Technology Advisor Blog

I'm a Small Business.  Why Would a Ransomware Gang be Out to Get Me?

Posted by Ann Westerheim on 9/20/22 11:38 AM

What is Ransomware as a Service - Ekaru Blog - 3"I'm a small business.  Why would a ransomware gang be out to get me?"  This is a question we hear a lot working with local businesses.  Everyone sees the big cyber crime headlines in the news, most recently with Uber, and last year quite visibly with the Colonial Pipeline, but what many people don't realize is that half of these kinds of threats hit small businesses - the events just don't make national news.  Why are so many small businesses impacted when there are bigger targets out there?  It's Ransomware as a Service.  What's ransomware as a service? You’re likely familiar with software as a service (SaaS) but ransomware? What does that mean?

First, let’s do a quick review of what ransomware is. It's a type of malware that holds the victim’s files and folders for ransom.  This sounds like something out of a Tom Cruise movie, but basically a giant warning shows up on your screen with a ticking clock that says pay the ransom, or you won't ever access your files again.  Most typically, malware gets on your computer network through human error with someone inadvertently clicking on the wrong link or opening the wrong email attachment (like a fake resume).   The malware is deployed and encrypts network data, with a safe return of your data being promised when the ransom is paid. And with payments usually made through cryptocurrency, these crimes are can be committed anonymously.  Cybercrime is big business!

The "Ransomware as a Service" business model was developed for criminal purposes to make it even easier for criminals to conduct crimes. Ransomware requires little effort to deploy with potentially big payouts.  Criminals with little or no technical know-how can now blast out millions of emails to potential victims.  All they need is a few mouse clicks to make a lot of money.

Ransomware as a Service

While ransomware is easy to deploy, the software behind is more difficult to create.  But gone are the days of a single hacker operating from a basement working through the night creating a specific way to hack your business directly.  That's where ransomware as a service comes into the mix. Developers can create the malware once and sell it to as many cyber criminals as they want. Those crime organizations can then deploy it to a large number of users at once, typically indiscriminately. 

There’s a lot of money to be made from this type of crime, with little effort. The Ransomware as a Service business model is structured like many legitimate businesses you’re familiar with. Criminals find Ransomware as a Service purchase options on the dark web, in monthly subscription, one time payment, or even profit sharing options that come from successful attacks. These organizations provide support help desks, and are run like a regular software company.  Would be criminals, with little to no technical background can buy these kits, and then go into business.  It doesn't cost anything to send out millions of emails, and if they get just a few clicks, then can make a lot of money.  The important thing to note is that no needs to even be specifically targeting you - you might just be the unlucky person who clicks on a link.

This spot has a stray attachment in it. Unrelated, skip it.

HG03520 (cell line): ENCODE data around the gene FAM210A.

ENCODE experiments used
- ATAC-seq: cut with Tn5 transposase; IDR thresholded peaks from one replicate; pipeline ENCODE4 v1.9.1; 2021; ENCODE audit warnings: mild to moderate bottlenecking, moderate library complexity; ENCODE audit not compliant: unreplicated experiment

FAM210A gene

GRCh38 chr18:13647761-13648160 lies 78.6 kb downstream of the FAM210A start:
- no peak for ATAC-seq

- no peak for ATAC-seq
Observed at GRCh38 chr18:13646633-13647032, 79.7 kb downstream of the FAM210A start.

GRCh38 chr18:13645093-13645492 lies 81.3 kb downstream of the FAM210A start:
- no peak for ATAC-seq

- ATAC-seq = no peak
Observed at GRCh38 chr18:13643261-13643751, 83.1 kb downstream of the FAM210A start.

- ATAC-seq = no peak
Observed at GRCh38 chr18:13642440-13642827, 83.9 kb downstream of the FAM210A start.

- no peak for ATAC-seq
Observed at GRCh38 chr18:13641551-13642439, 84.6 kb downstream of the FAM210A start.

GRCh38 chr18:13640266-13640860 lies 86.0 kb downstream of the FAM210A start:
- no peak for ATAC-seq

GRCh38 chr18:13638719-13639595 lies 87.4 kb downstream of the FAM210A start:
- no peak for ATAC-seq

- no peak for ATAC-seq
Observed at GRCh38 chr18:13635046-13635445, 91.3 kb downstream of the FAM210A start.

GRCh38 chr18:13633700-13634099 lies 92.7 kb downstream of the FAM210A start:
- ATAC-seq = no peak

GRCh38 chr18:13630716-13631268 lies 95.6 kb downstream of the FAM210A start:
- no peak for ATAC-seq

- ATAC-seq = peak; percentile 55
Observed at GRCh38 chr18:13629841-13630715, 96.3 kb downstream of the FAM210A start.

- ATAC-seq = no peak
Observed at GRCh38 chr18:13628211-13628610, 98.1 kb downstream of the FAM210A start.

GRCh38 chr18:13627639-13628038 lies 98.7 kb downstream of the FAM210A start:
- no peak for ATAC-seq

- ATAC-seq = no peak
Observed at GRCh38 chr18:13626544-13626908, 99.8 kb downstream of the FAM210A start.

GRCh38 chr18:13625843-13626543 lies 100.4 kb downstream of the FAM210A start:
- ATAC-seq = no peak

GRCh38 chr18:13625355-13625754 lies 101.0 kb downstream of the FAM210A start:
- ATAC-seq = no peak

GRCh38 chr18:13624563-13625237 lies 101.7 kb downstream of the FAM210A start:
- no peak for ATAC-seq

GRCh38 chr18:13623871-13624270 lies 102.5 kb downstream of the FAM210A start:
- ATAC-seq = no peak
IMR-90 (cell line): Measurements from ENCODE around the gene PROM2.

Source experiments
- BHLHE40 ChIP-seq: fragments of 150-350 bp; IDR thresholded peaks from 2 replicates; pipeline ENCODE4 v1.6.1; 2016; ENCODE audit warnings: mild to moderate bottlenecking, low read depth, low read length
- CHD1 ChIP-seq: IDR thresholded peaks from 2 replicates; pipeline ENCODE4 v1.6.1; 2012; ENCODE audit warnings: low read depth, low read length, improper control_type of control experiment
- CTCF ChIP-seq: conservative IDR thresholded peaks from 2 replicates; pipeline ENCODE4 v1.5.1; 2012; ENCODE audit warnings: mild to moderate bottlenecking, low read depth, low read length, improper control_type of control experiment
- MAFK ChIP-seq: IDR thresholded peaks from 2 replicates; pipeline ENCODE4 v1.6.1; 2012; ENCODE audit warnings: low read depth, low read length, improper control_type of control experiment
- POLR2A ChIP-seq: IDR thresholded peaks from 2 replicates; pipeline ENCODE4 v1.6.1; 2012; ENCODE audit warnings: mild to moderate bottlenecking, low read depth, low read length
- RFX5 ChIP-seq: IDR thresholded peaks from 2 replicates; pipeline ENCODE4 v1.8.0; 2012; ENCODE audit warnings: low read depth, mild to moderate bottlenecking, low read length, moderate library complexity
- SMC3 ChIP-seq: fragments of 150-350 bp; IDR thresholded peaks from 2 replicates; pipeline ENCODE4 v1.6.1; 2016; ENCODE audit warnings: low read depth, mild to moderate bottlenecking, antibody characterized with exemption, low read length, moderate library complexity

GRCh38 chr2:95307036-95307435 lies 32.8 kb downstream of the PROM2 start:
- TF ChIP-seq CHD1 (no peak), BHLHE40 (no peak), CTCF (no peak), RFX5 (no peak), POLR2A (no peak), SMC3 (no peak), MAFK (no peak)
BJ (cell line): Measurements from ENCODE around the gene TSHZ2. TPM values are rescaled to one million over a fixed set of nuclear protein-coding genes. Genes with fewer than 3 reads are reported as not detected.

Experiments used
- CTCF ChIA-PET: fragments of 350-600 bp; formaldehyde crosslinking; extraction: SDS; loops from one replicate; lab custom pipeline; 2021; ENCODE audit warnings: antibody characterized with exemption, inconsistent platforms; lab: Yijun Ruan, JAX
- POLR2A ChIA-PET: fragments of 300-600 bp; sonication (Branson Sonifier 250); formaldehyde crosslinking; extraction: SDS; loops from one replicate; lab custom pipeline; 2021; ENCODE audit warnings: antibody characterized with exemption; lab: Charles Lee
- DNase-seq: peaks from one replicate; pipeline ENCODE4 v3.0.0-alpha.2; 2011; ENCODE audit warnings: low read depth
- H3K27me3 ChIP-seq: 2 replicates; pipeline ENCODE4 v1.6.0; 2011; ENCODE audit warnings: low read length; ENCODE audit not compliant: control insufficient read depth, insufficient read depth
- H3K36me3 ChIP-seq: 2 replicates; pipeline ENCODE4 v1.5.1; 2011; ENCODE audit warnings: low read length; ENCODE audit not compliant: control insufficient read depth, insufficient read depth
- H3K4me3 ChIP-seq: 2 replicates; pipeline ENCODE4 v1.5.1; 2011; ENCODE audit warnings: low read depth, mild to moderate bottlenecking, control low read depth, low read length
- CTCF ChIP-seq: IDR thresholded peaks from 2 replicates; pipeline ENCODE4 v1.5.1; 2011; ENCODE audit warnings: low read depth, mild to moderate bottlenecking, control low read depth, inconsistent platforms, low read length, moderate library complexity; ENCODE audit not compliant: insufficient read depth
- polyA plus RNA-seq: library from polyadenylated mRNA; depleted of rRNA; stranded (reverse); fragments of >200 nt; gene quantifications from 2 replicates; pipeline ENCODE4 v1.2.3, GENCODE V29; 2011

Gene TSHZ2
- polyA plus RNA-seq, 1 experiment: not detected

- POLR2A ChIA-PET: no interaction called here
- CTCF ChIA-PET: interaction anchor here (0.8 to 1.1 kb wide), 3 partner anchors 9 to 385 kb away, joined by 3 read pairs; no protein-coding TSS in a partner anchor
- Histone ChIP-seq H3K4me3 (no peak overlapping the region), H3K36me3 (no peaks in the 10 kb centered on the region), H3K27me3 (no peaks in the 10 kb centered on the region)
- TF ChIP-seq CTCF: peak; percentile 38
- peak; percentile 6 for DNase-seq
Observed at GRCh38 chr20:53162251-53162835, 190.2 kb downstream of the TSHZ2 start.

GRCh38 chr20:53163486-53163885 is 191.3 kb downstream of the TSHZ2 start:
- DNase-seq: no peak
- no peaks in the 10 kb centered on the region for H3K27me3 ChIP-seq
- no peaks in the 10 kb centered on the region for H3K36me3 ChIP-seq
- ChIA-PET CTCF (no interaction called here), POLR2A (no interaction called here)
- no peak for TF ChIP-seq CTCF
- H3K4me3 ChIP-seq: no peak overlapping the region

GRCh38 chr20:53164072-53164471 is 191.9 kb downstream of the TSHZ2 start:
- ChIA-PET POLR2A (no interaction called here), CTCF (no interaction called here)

Cybercrime is big business, and the criminals will always come up with new methods to make money.  There's no such thing as 100% security online, and technology protection like firewalls, security patches, and endpoint protection can only take protection so far.   It's estimated that around 90% of all threats enter an organization through email, so there are some simple and affordable things you can do to protect your organization.  One of the most important things to do is to train your organization.   You may tell your team to not click on a "suspicious" link, but what does that mean?  Is your team aware of all the new tips and tricks that criminals use to get you to click on that link?  The more you and your team know about the various tactics, the less like you'll be to fall for them.  Clicking on a link in a simulated phishing test becomes a big wake up call.  When is the last time you ran a simulated phishing test?

Contact us to set up a demo of our training platform or talk about any technology or cybersecurity questions you may have.

Topics: small business, small business technology advice., cybersecurity, ransomware, cybersecurity training

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